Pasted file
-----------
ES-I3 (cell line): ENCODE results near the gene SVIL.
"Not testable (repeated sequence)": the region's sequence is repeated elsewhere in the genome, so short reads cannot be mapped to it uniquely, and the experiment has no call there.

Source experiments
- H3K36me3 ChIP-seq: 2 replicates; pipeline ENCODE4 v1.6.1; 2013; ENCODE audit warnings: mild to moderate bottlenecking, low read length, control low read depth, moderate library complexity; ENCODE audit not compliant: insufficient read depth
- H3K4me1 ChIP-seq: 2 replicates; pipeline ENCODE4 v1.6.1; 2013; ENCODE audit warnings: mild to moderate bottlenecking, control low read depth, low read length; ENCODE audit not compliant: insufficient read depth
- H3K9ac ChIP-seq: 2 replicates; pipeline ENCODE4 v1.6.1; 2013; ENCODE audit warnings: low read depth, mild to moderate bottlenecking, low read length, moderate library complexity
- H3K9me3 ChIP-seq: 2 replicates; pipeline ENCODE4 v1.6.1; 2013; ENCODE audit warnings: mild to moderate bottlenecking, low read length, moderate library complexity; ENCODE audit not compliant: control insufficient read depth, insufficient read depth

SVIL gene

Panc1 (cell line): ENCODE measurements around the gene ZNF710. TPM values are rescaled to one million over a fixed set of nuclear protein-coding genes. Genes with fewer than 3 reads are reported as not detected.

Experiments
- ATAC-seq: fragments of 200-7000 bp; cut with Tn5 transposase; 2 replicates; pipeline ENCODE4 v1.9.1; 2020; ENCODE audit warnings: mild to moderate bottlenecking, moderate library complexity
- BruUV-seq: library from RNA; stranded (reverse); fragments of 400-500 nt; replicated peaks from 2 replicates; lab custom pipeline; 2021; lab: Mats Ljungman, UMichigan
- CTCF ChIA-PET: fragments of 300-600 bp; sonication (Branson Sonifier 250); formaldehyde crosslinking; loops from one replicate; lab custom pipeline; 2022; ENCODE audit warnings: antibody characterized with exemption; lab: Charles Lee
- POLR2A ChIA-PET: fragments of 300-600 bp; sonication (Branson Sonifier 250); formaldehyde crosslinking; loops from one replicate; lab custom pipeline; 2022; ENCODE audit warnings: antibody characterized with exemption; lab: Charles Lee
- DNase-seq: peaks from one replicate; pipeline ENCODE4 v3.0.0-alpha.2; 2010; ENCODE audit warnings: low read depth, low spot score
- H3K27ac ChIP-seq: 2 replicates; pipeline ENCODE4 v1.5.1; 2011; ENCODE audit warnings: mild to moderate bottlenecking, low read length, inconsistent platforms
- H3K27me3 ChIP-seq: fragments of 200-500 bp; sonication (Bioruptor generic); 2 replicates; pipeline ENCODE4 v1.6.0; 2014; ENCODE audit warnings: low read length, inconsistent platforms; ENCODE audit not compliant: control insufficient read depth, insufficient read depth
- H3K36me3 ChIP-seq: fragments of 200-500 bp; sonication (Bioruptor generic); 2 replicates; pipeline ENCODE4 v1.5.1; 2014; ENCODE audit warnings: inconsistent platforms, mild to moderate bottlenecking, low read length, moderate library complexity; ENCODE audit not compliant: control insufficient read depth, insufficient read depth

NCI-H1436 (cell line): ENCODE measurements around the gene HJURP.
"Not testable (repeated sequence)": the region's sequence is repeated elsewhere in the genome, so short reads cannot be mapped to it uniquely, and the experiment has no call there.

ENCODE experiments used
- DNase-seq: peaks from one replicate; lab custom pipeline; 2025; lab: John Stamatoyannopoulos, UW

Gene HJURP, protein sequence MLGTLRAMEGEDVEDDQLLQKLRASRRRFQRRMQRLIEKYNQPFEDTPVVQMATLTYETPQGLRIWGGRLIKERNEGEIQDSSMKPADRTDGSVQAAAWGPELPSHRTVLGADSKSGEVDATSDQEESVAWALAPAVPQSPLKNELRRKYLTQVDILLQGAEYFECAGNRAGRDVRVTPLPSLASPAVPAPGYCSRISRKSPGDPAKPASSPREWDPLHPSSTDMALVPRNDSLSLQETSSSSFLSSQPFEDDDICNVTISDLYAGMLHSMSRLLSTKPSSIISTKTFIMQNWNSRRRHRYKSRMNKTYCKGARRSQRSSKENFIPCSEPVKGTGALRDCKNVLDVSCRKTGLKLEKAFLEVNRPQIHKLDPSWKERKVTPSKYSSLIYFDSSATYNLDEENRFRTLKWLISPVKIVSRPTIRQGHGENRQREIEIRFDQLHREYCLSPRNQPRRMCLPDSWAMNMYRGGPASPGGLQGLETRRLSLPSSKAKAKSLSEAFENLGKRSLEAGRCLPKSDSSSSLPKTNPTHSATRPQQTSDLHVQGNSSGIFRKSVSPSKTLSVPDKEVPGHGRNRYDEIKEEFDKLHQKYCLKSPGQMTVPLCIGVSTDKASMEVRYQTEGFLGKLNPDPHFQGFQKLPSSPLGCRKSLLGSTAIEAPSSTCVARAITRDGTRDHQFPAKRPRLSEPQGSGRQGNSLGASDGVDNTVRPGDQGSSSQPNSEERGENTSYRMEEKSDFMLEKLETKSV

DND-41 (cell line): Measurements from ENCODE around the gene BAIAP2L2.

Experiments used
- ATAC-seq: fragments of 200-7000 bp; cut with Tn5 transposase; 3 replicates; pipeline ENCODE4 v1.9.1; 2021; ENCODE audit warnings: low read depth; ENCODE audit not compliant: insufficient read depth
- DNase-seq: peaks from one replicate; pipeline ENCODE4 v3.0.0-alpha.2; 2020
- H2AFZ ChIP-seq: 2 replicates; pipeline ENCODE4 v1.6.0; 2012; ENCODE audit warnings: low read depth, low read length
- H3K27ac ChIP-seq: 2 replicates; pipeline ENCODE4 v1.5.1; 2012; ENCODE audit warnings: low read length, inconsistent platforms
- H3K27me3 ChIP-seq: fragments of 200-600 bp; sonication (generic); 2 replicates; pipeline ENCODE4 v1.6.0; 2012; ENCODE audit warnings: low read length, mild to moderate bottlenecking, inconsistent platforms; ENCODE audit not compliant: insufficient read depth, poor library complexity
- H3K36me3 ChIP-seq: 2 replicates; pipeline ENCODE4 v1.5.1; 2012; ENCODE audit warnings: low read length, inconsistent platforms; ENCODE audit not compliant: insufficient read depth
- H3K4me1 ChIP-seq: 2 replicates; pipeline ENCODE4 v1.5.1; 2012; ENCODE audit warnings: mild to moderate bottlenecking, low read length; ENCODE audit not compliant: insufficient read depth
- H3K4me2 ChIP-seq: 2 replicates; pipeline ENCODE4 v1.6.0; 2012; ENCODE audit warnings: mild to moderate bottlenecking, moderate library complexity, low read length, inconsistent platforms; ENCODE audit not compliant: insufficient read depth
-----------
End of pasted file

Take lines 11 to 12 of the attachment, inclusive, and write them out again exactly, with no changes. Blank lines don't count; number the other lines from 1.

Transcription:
- ATAC-seq: fragments of 200-7000 bp; cut with Tn5 transposase; 2 replicates; pipeline ENCODE4 v1.9.1; 2020; ENCODE audit warnings: mild to moderate bottlenecking, moderate library complexity
- BruUV-seq: library from RNA; stranded (reverse); fragments of 400-500 nt; replicated peaks from 2 replicates; lab custom pipeline; 2021; lab: Mats Ljungman, UMichigan